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the recent decision in Lawrence v. Texas, 539 U.S. 558, 123 S.Ct. 2472, 156 L.Ed.2d 508 (2003), are decisive on the question of the existence of such a right. Because the ACLU is asking us to recognize a new fundamental right, we then apply the analysis required by Washington v. Glucksberg, 521 U.S. 702, 117 S.Ct. 2258, 138 L.Ed.2d 772 (1997). As we explain, we conclude that the asserted right does not clear the Glucksberg bar.

A. Asserted Right

The Due Process Clause of the Fourteenth Amendment provides that no State shall "deprive any person of life, liberty, or property without due process of law." The most familiar function of this Clause is to guarantee procedural fairness in the context of any deprivation of life, liberty, or property by the State. The users and vendors here do not claim to have been denied procedural due process. Instead, they rely on the Due Process Clause's substantive component, which courts have long recognized as providing "heightened protection against government interference with certain fundamental rights and liberty interests." Troxel v. Granville, 530 U.S. 57, 65, 120 S.Ct. 2054, 2060, 147 L.Ed.2d 49 (2000) (citation omitted).

The ACLU argues that the use of sexual devices is among those activities that, although not enumerated in the Constitution, are protected under the concept of substantive due process. According to the ACLU, the State of Alabama, through its prohibition on the commercial distribution of sex toys qua sex toys, has intruded into the most intimate of places--the bedrooms of its citizens--and the lawful sexual conduct that occurs therein. While the statute's reach does not directly proscribe the sexual conduct in question, it places--without justification--a substantial and undue burden on the ability of the plaintiffs to obtain devices regulated by the statute. By restricting sales of these devices to plaintiffs, Alabama has acted in violation of the fundamental rights of privacy and personal autonomy that protect an individual's lawful sexual practices guaranteed by the First, Fourth, Fifth, Ninth, and Fourteenth Amendments of the United States Constitution.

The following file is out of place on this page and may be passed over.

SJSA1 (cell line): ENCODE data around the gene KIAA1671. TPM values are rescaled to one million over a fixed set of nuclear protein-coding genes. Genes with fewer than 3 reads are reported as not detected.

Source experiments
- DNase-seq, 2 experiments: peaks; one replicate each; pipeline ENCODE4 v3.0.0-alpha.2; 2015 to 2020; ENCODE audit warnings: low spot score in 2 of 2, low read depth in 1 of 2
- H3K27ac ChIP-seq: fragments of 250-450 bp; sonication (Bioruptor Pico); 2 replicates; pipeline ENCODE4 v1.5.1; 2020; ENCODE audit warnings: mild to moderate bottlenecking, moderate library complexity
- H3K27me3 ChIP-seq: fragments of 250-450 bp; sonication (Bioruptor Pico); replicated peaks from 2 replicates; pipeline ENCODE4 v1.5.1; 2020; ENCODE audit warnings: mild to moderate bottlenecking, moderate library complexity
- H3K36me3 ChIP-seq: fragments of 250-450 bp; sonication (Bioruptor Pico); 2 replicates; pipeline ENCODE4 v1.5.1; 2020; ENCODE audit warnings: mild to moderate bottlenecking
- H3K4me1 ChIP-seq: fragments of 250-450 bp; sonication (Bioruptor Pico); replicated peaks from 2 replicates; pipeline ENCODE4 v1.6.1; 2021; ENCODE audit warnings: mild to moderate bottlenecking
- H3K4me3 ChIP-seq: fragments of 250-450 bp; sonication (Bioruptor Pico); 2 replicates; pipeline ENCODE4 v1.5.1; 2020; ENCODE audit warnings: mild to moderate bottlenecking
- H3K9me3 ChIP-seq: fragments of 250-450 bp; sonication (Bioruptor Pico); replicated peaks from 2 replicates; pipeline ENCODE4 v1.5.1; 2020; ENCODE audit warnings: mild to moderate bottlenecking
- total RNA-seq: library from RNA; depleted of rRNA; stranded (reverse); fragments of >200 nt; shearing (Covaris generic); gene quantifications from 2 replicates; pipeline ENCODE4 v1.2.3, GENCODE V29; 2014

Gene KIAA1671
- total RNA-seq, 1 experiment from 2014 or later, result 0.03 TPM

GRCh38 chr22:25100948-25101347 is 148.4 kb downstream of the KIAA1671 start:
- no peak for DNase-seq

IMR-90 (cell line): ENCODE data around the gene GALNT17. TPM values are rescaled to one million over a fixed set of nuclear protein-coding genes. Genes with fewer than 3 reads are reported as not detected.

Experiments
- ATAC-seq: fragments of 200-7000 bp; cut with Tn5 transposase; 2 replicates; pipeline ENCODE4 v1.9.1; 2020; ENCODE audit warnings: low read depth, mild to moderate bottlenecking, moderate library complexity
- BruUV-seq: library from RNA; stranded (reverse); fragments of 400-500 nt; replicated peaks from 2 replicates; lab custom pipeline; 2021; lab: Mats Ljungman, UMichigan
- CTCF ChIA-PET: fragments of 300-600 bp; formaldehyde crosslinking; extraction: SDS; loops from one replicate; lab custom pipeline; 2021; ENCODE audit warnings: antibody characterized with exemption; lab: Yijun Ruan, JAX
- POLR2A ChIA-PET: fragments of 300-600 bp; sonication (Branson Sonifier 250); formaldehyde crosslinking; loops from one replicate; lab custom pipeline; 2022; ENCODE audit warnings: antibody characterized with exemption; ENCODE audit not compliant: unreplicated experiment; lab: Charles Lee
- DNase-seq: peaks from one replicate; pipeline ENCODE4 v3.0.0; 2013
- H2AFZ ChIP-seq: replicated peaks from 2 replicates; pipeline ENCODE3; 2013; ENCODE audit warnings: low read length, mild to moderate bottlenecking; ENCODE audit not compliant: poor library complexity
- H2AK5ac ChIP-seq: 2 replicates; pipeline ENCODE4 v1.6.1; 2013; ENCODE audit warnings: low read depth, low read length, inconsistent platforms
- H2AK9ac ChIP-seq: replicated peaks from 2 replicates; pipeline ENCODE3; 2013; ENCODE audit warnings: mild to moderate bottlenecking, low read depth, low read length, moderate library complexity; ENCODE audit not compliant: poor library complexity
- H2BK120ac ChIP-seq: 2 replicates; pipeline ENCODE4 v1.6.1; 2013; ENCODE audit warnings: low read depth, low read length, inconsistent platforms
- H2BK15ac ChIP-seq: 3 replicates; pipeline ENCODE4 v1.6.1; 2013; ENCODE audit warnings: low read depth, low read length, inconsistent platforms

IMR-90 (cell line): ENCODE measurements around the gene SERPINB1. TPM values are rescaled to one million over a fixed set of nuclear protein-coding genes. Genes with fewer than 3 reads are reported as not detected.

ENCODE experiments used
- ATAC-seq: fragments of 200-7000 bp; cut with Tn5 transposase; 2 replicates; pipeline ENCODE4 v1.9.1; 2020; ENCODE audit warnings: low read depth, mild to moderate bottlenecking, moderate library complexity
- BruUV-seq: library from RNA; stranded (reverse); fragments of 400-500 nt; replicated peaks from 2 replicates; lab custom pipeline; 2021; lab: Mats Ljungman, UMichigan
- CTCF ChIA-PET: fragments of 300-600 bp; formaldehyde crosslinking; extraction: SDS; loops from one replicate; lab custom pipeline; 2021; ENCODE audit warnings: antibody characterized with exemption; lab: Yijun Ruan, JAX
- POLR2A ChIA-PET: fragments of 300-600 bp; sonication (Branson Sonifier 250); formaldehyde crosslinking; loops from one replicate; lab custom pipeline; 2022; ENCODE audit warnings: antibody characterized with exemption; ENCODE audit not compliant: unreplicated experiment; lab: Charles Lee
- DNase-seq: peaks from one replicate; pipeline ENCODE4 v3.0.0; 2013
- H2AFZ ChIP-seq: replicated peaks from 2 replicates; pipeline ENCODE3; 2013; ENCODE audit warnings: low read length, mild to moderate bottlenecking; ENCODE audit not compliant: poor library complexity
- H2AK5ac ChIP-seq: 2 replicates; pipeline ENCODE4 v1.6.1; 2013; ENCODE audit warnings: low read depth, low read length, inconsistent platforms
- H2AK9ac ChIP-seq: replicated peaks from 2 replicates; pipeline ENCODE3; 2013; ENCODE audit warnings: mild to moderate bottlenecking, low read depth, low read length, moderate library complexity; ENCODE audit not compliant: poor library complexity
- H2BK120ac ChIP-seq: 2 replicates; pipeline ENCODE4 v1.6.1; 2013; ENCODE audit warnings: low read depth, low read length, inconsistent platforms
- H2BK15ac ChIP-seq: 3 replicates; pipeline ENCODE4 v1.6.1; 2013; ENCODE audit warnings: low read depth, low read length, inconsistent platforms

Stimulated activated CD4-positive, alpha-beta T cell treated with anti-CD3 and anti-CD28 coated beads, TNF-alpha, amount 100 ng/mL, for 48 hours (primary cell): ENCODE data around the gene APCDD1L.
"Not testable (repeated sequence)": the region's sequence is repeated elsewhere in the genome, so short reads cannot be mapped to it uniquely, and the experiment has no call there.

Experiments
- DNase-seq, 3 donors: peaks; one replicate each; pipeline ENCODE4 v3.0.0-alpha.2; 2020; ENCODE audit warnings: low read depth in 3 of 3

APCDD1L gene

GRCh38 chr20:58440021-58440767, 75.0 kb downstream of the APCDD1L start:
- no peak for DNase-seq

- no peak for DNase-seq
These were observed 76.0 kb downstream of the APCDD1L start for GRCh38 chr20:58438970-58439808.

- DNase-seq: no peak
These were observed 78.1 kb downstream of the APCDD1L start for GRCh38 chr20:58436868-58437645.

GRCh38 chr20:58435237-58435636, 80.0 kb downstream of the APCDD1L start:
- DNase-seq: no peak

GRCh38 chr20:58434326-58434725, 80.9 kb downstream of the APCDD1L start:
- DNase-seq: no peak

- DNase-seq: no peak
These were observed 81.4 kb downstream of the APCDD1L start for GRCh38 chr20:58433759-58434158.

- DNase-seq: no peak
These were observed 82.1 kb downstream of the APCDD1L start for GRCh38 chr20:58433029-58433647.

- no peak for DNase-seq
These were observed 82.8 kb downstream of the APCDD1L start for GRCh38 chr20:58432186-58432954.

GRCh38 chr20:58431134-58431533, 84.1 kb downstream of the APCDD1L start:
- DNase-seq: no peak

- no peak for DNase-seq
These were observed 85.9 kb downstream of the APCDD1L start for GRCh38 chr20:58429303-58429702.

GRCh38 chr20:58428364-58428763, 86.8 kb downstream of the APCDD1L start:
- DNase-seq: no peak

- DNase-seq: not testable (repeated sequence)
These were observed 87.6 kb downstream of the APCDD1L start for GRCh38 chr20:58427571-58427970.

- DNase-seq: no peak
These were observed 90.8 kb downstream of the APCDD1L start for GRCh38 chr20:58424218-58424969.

Williams III, at 1261 (quoting the ACLU's amended complaint).

The ACLU invokes "privacy" and "personal autonomy" as if such phrases were constitutional talismans. In the abstract, however, there is no fundamental right to either. See, e.g., Glucksberg, 521 U.S. at 725, 117 S.Ct. at 2270 (fundamental rights are "not simply deduced from abstract concepts of personal autonomy"). Undoubtedly, many fundamental rights currently recognized under Supreme Court precedent touch on matters of personal autonomy and privacy. However, "[t]hat many of the rights and liberties protected by the Due Process Clause sound in personal autonomy does not warrant the sweeping conclusion that any and all important, intimate, and personal decisions are so protected." Id. at 727, 117 S.Ct. at 2271. Such rights have been denominated "fundamental" not simply because they implicate deeply personal and private considerations, but because they have been identified as "deeply rooted in this Nation's history and tradition and implicit in the concept of ordered liberty, such that neither liberty nor justice would exist if they were sacrificed." Id. at 720-21, 117 S.Ct. at 2268 (internal citations and quotation marks omitted).

Nor, contrary to the ACLU's assertion, have the Supreme Court's substantive-due-process precedents recognized a free-standing "right to sexual privacy." The Court has been presented with...